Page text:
HARVARD SQUARE COMMENTARY

September 1, 2008
From the Editor

John Turner


Pretty soon after I learned of John McCain's appointment of Sarah Palin as his vice-presidential running mate I suspected that it would blow up in his face. And we now seem well along to that's happening. There are issues about Ms. Palin's views, but they are secondary to the process McCain used in selecting her. It seems to have been hardly any process at all. He didn't really know much about her. He had little idea of what the people of Alaska thought of her. And, yet, he recommended her above all other persons in the nation to be closer to exercising presidential authority than anyone other than the president himself. It was a frivolous act and it strengthened Mr. McCain's reputation as being a being a frivolous person. The contrast between his choice and Barack Obama's selection of Joe Biden is glaring.

I've been looking into the relative merits of wood stoves versus pellet stoves, and the evidence is so controversial and conflicting I haven't yet made up my mind. But I have decided that we have to get away from oil as our source of heat, and I only wish I had started my investigation into alternative heating systems earlier. It seems that most people wait too long on issues of this kind.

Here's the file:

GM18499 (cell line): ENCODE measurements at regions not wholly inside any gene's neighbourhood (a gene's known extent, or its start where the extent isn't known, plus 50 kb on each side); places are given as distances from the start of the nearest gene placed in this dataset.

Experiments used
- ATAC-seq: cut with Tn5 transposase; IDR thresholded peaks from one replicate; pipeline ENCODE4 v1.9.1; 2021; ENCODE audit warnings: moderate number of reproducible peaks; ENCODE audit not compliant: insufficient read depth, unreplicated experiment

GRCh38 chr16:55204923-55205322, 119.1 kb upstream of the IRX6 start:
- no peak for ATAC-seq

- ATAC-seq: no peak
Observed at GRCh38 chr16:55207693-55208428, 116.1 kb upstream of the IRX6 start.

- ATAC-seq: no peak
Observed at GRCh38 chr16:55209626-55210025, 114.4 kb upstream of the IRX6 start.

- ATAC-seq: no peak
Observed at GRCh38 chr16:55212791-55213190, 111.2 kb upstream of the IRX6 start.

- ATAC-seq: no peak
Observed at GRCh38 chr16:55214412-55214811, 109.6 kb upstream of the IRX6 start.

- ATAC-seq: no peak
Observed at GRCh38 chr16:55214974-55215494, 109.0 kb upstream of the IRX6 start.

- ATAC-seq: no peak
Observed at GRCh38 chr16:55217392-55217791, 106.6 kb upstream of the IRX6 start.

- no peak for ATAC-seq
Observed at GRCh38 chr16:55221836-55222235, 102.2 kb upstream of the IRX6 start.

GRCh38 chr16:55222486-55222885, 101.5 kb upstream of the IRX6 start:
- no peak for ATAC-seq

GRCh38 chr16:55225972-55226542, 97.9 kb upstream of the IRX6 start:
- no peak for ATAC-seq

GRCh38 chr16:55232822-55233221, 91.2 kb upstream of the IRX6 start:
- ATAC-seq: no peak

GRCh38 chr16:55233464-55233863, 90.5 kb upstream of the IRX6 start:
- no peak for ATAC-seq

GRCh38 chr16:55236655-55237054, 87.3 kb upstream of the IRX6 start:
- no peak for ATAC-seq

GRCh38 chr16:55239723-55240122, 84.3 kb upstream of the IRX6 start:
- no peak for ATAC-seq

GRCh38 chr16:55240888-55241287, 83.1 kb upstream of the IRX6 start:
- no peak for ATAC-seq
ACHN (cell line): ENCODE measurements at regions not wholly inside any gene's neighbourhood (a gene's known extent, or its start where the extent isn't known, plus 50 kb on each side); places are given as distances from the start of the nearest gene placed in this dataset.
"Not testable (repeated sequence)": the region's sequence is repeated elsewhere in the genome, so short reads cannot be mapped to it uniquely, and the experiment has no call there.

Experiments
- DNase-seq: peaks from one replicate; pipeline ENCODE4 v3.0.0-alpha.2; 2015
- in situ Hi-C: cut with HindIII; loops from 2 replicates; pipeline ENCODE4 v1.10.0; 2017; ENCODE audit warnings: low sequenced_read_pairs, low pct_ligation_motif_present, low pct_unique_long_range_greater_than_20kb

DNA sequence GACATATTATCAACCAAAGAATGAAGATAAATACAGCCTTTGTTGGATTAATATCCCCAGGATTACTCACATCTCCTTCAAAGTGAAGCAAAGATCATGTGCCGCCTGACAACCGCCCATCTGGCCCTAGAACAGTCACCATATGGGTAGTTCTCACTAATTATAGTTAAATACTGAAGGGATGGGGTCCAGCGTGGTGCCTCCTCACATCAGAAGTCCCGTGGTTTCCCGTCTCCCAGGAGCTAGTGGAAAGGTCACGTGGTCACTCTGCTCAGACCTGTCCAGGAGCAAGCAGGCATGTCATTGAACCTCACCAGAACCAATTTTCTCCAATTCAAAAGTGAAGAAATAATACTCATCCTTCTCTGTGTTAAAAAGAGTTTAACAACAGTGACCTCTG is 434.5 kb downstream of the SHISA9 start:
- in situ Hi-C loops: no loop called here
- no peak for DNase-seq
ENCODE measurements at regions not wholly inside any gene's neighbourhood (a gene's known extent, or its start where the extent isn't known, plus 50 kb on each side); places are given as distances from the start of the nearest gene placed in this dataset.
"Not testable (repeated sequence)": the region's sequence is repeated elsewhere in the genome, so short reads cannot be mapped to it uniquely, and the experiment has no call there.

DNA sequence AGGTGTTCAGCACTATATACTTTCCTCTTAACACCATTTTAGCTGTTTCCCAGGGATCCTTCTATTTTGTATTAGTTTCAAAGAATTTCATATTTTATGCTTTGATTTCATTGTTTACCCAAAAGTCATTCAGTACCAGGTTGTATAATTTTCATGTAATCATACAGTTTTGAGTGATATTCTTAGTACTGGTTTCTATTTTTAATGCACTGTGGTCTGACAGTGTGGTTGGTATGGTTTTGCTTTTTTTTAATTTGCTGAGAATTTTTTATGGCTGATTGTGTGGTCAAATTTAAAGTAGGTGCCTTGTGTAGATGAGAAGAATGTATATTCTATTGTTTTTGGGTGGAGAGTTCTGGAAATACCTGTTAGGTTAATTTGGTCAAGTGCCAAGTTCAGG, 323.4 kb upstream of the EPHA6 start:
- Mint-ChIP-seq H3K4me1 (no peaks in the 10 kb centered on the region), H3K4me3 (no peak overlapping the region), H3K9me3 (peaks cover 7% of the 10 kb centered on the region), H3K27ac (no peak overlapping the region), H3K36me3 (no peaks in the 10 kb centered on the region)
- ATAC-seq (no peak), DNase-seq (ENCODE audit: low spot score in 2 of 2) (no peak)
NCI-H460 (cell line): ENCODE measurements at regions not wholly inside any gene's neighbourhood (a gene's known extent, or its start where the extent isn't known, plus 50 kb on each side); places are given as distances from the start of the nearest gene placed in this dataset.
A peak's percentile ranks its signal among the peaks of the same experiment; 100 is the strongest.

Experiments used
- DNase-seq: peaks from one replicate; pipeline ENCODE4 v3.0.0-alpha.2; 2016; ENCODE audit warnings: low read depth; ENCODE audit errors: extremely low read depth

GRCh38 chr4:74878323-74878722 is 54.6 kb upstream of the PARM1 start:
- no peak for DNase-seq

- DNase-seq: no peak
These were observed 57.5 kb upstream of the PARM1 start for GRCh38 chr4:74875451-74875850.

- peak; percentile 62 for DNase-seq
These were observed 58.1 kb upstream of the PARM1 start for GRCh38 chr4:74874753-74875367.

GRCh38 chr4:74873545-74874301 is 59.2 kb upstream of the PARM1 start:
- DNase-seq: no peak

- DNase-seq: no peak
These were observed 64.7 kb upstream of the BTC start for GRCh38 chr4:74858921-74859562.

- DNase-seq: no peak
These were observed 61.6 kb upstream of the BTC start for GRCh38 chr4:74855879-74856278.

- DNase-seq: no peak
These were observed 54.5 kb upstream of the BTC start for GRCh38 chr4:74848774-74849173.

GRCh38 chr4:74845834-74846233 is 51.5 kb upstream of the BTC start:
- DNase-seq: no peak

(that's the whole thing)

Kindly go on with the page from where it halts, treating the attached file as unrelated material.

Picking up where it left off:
We're having a very pleasant late summer here in Vermont. It's beguiling and can almost delude you into forgetting what's on the way in a couple months. I think it's going to be hard here this winter for a lot of people, and I just hope it won't involve actual physical suffering.

Charlie Barasch's new book of poems titled Dreams of the Presidents has just been published by North Atlantic Press. The book has one poem for each president, from George Washington to George W. Bush. If you get a chance to look at the collection, I hope you will. Charlie is a friend of mine and a well-known figure here in central Vermont.

I've heard quite a few people say that if John McCain should win the presidency in November, they will have to flee the country. They won't be able to stand it anymore. I understand the sentiment, though I'm probably not in a financial condition to act on it. It would be salutary to get away from nationalistic bombast, to cleanse my system of it. I would enjoy spending a year in the Scilly Islands, off the southwest coast of England. There I might be able to go for months at a time without hearing McCain-like figures pontificate. Right now that sounds about as close to heaven as I can imagine -- no McCain and plenty of cold, hard apple cider. That would be health.

I'm working my way through Curtis Cate's biography of Friedrich Nietzsche, and approaching Nietzsche's sad end. The book, by its wealth of detail, has taught me what a neurotic life Nietzsche lived. He needed somebody to remind him every day that he didn't have to be crazy in order to be brilliant. But he found no one who would do it, no robust friend who understood both his thought and his weakness. I can't be sure, but I think such a friend would have been a boon to Nietzsche, and to the world. He could helped him to live, and Nietzsche living could have conferred even more gifts on himself and humankind than he actually did. His life is both a sad and a triumphant story.

One thing I wish more of you would do is tell us about your reading, and make recommendations about what to take up. And, if you're going to recommend, give reasons. That's what kindly people do for one another.


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